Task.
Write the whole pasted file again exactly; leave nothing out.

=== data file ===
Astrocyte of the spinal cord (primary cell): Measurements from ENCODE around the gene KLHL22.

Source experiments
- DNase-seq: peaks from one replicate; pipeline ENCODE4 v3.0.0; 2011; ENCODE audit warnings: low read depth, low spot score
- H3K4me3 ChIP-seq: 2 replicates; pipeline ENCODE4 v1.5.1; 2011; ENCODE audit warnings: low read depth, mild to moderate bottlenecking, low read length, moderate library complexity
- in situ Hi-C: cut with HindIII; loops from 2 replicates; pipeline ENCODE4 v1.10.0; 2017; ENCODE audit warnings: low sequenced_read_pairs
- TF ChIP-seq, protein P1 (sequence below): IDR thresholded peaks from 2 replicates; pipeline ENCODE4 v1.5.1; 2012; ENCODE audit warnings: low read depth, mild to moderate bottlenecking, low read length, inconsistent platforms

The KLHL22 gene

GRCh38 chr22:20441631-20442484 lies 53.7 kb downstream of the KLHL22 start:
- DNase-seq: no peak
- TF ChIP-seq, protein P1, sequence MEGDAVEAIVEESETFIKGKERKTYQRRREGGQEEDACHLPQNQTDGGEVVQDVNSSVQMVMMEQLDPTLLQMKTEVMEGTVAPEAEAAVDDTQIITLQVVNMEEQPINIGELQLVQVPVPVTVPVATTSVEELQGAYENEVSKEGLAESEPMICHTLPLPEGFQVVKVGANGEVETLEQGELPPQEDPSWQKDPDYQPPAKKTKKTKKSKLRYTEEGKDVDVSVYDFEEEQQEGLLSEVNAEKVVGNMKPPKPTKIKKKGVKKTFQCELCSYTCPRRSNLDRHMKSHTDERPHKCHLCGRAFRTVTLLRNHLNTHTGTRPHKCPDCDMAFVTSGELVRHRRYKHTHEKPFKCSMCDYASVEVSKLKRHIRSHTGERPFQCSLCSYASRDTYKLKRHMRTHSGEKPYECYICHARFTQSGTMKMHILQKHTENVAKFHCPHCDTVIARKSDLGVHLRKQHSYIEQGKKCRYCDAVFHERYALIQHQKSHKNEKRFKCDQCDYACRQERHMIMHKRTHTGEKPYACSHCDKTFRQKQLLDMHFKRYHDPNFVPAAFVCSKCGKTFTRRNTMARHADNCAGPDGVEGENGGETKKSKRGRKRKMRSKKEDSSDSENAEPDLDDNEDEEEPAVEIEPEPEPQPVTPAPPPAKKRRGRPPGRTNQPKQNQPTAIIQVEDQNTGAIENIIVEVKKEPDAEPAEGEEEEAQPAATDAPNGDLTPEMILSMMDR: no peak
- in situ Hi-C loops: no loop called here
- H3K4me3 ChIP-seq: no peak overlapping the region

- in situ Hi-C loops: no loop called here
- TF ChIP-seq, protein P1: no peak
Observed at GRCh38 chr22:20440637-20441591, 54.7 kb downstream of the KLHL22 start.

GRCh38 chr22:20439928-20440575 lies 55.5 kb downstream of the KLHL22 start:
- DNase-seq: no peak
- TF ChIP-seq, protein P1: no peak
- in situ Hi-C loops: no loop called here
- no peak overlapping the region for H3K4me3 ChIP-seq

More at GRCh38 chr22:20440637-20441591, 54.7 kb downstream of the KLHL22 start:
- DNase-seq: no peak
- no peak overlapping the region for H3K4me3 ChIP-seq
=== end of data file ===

Astrocyte of the spinal cord (primary cell): Measurements from ENCODE around the gene KLHL22.

Source experiments
- DNase-seq: peaks from one replicate; pipeline ENCODE4 v3.0.0; 2011; ENCODE audit warnings: low read depth, low spot score
- H3K4me3 ChIP-seq: 2 replicates; pipeline ENCODE4 v1.5.1; 2011; ENCODE audit warnings: low read depth, mild to moderate bottlenecking, low read length, moderate library complexity
- in situ Hi-C: cut with HindIII; loops from 2 replicates; pipeline ENCODE4 v1.10.0; 2017; ENCODE audit warnings: low sequenced_read_pairs
- TF ChIP-seq, protein P1 (sequence below): IDR thresholded peaks from 2 replicates; pipeline ENCODE4 v1.5.1; 2012; ENCODE audit warnings: low read depth, mild to moderate bottlenecking, low read length, inconsistent platforms

The KLHL22 gene

GRCh38 chr22:20441631-20442484 lies 53.7 kb downstream of the KLHL22 start:
- DNase-seq: no peak
- TF ChIP-seq, protein P1, sequence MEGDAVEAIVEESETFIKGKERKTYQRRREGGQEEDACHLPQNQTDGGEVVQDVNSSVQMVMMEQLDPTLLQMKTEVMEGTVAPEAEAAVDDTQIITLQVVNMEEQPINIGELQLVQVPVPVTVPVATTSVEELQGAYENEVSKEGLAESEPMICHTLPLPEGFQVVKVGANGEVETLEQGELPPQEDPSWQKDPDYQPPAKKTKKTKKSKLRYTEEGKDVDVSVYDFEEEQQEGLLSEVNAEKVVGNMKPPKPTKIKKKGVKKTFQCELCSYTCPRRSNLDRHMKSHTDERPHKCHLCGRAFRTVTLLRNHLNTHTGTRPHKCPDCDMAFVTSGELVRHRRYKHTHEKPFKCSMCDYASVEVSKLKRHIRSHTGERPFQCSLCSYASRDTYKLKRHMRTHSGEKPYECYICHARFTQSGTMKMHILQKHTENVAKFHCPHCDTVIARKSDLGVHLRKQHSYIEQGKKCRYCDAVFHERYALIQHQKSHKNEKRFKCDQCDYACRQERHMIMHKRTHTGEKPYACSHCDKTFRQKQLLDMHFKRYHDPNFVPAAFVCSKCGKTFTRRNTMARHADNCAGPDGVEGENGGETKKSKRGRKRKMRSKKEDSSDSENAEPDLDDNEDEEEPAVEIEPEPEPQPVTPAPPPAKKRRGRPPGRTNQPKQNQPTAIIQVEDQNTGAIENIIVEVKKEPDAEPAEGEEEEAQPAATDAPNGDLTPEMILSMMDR: no peak
- in situ Hi-C loops: no loop called here
- H3K4me3 ChIP-seq: no peak overlapping the region

- in situ Hi-C loops: no loop called here
- TF ChIP-seq, protein P1: no peak
Observed at GRCh38 chr22:20440637-20441591, 54.7 kb downstream of the KLHL22 start.

GRCh38 chr22:20439928-20440575 lies 55.5 kb downstream of the KLHL22 start:
- DNase-seq: no peak
- TF ChIP-seq, protein P1: no peak
- in situ Hi-C loops: no loop called here
- no peak overlapping the region for H3K4me3 ChIP-seq

More at GRCh38 chr22:20440637-20441591, 54.7 kb downstream of the KLHL22 start:
- DNase-seq: no peak
- no peak overlapping the region for H3K4me3 ChIP-seq